Tech giants Amazon, Apple, Google, Netflix and Spotify have all been accused of not complying with GDPR, Europe’s data privacy regulations, and could face hefty fines for continuous violations. Things have now escalated, as Google has to pay a fine of 50 million euros for an ongoing violation after French data regulator CNIL accused the company of “lack of transparency, inadequate information and lack of valid consent regarding ads personalization,” writes the BBC.
“The user gives his or her consent in full, for all the processing operations purposes carried out by Google based on this consent (ads personalization, speech recognition etc.),” CNIL said. “However, the GDPR provides that the consent is ‘specific’ only if it is given distinctly for each purpose.”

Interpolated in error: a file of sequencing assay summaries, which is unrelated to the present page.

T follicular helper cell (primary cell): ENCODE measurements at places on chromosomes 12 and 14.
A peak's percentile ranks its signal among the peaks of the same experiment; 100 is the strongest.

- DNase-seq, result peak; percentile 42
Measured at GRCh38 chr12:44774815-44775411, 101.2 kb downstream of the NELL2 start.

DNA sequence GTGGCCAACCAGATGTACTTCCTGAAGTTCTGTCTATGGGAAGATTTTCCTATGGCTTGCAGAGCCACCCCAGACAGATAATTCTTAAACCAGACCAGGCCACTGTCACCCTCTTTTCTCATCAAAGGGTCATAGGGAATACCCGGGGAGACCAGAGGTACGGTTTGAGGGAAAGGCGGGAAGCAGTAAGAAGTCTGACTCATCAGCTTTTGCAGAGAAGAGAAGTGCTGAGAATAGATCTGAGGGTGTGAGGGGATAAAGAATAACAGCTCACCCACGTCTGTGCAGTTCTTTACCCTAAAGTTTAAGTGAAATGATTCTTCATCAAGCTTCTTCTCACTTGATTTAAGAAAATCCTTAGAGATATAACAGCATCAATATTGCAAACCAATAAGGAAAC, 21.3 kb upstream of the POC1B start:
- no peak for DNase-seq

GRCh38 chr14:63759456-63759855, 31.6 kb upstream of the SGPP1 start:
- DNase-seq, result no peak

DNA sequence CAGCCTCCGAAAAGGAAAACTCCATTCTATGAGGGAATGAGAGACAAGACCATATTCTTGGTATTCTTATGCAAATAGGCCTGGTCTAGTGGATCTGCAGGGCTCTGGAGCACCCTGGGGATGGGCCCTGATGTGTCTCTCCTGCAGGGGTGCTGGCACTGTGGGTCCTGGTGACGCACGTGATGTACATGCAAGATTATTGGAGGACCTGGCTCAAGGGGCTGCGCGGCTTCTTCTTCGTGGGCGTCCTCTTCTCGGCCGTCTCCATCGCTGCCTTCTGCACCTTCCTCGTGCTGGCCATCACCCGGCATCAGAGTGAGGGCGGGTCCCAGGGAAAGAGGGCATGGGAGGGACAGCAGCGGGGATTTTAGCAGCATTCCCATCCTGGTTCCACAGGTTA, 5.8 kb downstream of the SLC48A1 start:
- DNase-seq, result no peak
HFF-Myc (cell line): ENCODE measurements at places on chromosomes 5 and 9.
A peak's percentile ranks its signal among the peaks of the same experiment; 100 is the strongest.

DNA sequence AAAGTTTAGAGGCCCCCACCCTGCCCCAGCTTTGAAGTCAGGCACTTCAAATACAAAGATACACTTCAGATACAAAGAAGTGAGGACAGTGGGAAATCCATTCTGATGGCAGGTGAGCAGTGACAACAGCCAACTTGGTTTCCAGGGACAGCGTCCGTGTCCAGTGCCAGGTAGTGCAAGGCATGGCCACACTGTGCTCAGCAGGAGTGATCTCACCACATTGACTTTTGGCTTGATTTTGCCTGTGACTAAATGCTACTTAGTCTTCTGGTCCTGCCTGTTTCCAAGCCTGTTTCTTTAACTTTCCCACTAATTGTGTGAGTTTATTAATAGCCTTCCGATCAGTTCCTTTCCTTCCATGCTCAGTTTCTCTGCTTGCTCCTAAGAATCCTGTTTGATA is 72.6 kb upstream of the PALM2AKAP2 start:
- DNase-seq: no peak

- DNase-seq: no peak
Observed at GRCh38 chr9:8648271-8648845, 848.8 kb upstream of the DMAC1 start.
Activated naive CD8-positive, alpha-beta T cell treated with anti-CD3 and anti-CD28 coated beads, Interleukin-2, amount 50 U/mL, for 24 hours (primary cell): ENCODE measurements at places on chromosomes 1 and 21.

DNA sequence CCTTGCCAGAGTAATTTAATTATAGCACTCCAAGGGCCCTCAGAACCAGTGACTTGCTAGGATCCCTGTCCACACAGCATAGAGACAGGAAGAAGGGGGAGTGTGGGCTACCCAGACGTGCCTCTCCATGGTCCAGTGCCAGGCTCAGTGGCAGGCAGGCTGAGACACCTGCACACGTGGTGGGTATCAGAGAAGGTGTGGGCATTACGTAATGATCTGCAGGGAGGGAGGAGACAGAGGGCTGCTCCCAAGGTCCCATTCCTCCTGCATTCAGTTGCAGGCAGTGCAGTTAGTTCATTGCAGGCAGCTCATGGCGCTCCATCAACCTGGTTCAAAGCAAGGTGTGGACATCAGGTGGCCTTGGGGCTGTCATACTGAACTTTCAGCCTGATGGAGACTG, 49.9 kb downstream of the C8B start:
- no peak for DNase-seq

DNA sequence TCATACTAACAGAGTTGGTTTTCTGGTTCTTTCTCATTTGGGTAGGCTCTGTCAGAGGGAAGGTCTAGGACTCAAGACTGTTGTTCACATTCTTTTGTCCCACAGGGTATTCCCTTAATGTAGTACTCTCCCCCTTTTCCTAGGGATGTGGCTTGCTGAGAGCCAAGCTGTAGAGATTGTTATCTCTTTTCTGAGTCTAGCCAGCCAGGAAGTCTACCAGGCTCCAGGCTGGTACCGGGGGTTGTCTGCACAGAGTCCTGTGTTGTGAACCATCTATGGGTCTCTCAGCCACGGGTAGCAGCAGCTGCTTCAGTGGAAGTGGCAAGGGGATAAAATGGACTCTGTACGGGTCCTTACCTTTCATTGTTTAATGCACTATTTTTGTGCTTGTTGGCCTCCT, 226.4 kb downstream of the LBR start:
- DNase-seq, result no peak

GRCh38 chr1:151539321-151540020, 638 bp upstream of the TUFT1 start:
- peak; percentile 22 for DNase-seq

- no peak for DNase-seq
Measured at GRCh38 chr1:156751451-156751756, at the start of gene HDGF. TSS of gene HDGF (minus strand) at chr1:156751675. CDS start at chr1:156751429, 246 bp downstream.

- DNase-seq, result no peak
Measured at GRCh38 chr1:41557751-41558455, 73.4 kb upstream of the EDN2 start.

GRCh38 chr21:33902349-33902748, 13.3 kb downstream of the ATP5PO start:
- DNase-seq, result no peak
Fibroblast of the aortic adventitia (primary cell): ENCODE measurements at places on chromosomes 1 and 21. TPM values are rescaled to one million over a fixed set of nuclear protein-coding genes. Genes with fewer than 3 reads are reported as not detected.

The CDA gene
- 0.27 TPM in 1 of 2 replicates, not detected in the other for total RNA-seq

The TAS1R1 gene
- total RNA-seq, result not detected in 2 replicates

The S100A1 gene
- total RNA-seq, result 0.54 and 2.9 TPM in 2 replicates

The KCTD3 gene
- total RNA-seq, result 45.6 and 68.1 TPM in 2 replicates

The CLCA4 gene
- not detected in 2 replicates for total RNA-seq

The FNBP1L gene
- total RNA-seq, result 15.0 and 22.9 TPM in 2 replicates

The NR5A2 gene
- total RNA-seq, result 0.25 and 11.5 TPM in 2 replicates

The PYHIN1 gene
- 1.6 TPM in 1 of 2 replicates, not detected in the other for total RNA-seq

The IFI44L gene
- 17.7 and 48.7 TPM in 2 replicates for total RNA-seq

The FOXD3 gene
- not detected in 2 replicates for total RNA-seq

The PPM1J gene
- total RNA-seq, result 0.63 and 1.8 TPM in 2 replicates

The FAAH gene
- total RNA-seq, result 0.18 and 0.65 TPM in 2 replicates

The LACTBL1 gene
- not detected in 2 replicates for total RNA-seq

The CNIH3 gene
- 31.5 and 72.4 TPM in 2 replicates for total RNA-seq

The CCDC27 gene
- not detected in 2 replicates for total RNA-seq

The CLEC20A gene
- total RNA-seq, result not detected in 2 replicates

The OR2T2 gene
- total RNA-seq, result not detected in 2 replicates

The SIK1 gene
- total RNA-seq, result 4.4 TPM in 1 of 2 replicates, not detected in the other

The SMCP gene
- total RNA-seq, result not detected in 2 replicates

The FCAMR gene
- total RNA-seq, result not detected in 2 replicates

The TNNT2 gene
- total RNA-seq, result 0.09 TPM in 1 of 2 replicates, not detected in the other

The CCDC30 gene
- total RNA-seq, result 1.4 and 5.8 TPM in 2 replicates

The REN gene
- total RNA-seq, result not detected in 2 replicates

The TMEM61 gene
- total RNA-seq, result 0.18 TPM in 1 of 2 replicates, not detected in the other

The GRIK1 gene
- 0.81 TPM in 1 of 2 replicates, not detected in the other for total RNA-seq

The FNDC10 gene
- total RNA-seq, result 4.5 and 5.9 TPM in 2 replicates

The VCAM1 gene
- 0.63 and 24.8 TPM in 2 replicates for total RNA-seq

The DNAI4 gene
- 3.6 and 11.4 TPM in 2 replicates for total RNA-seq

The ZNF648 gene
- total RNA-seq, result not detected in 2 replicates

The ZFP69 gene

The regulator says Google’s consent policies are neither transparent enough nor “easily accessible,” which kept users in the dark about how their personal data was used in personalizing ads and other services. Also, the information was “disseminated across several documents” making it difficult for users to review.
“The relevant information is accessible after several steps only, implying sometimes up to five or six actions,” the regulator said. “Users are not able to fully understand the extent of the processing operations carried out by Google.”
CNIL acted upon complaints filed in May by privacy advocates noyb and La Quadrature du Net (LQDN) as soon as legislation went into effect.
“People expect high standards of transparency and control from us. We’re deeply committed to meeting those expectations and the consent requirements of the GDPR,” a Google spokesperson said in a statement to a local publication. “We’re studying the decision to determine our next steps.”